He will be taking part in tonight’s Design Salon: On Public Space Now at Somerset House, part of this year’s Inside Out Festival.  To book your free place, click here.

 
 
 
 

Here’s how Henry Ford and IKEA could provide the key to solving the housing crisis

A flatpack house designed by architectural firm Rogers Stirk Harbour and Partners, on display at the Royal Academy, London, in 2013. Image: Getty.

For many people, the housing market is not a welcoming place. The rungs of the property ladder seem to get further and further out of reach. There are loud calls to build hundreds of thousands of new homes (and equally loud demands that they’re not built in anyone’s back yard).

If there was ever a time to introduce mass-produced affordable housing, surely that time is now.

The benefits of mass production have been well known since Henry Ford’s car factories made the Model T back in 1908. It was only made in one colour, black, for economic reasons. Not because it was the cheapest colour of paint, but because it was the colour that dried the quickest.

This allowed the production line to operate at faster, more cost effective, speeds. And ultimately, it meant the product could be sold at a more attractive cost to the customer.

This approach, where processes are tested to achieve increasingly efficient production costs, is yet to filter properly into the construction of houses. This makes sense in a way, as not everybody wants exactly the same type of house.

Historically, affordable mass-produced housing removed a large amount of customisations, to ensure final costs were controlled. But there is another way. Builders and architects have the ability to create housing that allows a level of flexibility and customisation, yet also achieves the goal of affordability.


Back in 2006, the “BoKlok” approach to affordable housing was launched to great acclaim in the UK. Literally translated from Swedish, the term means “live smart”. Originally created from a collaboration between flat-pack favourite IKEA and Swedish construction giant Skanska, the BoKlok housing approach was to allow for selected customisation to maximise individuality and choice for the customers. But at the same time, it ensured that larger house building components were duplicated or mass-produced, to bring down the overall costs.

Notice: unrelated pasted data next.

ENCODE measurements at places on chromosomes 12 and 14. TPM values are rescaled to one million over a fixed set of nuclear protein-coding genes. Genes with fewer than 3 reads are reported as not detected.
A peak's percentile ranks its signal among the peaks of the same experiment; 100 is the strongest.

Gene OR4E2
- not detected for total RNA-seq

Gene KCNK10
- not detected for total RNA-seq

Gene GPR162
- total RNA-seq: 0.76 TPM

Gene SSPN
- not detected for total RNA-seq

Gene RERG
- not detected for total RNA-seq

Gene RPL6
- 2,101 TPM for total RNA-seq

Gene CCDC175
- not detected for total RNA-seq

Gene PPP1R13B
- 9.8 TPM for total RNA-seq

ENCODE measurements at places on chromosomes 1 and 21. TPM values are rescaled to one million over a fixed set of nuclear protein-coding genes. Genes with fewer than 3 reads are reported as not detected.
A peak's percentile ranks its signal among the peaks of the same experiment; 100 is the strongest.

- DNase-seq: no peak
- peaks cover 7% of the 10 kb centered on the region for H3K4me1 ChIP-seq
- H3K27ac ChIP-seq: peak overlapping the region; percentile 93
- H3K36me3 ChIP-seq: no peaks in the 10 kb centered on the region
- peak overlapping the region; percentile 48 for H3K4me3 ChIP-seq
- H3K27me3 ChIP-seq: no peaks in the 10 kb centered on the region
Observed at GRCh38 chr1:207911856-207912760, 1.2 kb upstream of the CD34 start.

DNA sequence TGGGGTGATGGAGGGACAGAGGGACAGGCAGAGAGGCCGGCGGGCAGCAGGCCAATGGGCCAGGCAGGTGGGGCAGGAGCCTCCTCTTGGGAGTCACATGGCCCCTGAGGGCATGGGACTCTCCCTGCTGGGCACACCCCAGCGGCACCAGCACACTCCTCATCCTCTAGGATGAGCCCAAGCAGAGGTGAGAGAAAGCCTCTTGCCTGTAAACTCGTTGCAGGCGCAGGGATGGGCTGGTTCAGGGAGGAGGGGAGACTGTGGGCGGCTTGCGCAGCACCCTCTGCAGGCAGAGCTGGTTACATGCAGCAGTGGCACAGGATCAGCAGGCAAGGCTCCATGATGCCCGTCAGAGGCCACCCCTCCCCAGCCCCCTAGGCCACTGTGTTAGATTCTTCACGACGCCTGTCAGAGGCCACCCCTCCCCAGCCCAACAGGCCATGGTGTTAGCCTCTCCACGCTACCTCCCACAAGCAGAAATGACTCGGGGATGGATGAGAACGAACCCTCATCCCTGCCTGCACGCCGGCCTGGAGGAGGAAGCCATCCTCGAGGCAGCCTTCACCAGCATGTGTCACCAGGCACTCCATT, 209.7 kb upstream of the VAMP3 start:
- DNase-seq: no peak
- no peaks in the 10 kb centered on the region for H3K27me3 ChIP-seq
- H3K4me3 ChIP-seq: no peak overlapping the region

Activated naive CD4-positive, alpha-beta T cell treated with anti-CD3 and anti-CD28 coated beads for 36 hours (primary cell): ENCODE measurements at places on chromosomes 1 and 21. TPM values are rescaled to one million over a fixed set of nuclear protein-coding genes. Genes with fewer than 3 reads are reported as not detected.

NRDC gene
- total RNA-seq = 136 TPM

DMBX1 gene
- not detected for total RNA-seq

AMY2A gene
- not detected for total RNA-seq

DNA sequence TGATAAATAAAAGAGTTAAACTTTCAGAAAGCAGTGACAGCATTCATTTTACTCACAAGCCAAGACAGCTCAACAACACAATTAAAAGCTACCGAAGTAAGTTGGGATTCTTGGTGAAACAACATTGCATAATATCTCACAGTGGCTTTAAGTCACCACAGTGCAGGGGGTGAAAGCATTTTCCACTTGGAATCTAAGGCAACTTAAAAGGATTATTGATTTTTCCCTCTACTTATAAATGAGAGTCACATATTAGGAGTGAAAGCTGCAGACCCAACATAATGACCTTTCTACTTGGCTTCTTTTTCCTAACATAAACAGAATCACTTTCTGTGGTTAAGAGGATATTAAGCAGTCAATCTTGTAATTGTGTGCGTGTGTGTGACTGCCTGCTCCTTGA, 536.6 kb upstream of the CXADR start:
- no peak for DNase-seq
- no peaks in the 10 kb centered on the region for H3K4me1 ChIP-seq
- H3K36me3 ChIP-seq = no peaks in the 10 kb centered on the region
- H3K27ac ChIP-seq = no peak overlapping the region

Standard elements – wall panels, doors, windows – were made in large numbers to bring the elemental costs down. This approach ensured the costs were controlled from the initial sketch ideas through to the final design choices offered to the customers. The kitchens and bathrooms were designed to be flexible in terms of adding additional units. Draw and cupboard fronts interchangeable. Small options that provided flexibility, but did not impact on overall affordability.

It’s a simple approach that has worked very well. More than 10,000 BoKlok houses have now been built, mainly in Norway, Sweden and Denmark, with a small number in the UK.

But it is only part of the architectural equation. The affordable housing market is vital, but the cost of making these homes more adaptable is rarely considered.

Flexibility is key. The needs of a house’s inhabitants change. Families can grow (and shrink) and require more room, so the costs of moving house reappear. One clever response to this, in BoKlok homes, has been to allow “built in” flexibility.

Loft living

This flexibility could include a loft space that already has flooring and a built in cupboard on a lower floor which can be simply dismantled and replaced with a “flat-pack style” staircase that can be purchased and installed with minimal disruption to the existing fabric.

Weeks of builders removing walls, plastering and upheaval are replaced by a trip to the IKEA store to purchase the staircase and the booking of a subcontractor to fit it. The original design accounted for this “future option” and is built into the core of the house.

The best approach to new affordable housing should consider combinations of factors that look at design, materials and processes that have yet to be widely used in the affordable housing market.

And the construction sector needs to look over its shoulder at other market places – especially the one that Henry Ford dominated over a century ago. Today’s car manufacturers offer customised options in everything from colour to wheel size, interior gadgets to different kinds of headlamp. These options have all been accounted for in the construction and costing of each model.

The ConversationThey share a similar design “platform”, and by doing so, considerably reduce the overall cost of the base model. The benefit is quicker production with the added benefit of a cost model that allows for customisation to be included. It is a method the construction sector should adopt to produce housing where quality and affordability live happily together.

David Morton, Associate Professor in Architecture and Built Environment, Northumbria University, Newcastle.

This article was originally published on The Conversation. Read the original article.